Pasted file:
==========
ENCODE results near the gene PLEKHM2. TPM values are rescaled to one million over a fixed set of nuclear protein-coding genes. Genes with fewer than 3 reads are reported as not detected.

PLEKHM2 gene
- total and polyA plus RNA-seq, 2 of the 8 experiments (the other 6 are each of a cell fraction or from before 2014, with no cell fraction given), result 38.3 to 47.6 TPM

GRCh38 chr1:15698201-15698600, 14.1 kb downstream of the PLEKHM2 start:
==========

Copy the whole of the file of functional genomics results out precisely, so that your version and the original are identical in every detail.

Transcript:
ENCODE results near the gene PLEKHM2. TPM values are rescaled to one million over a fixed set of nuclear protein-coding genes. Genes with fewer than 3 reads are reported as not detected.

PLEKHM2 gene
- total and polyA plus RNA-seq, 2 of the 8 experiments (the other 6 are each of a cell fraction or from before 2014, with no cell fraction given), result 38.3 to 47.6 TPM

GRCh38 chr1:15698201-15698600, 14.1 kb downstream of the PLEKHM2 start: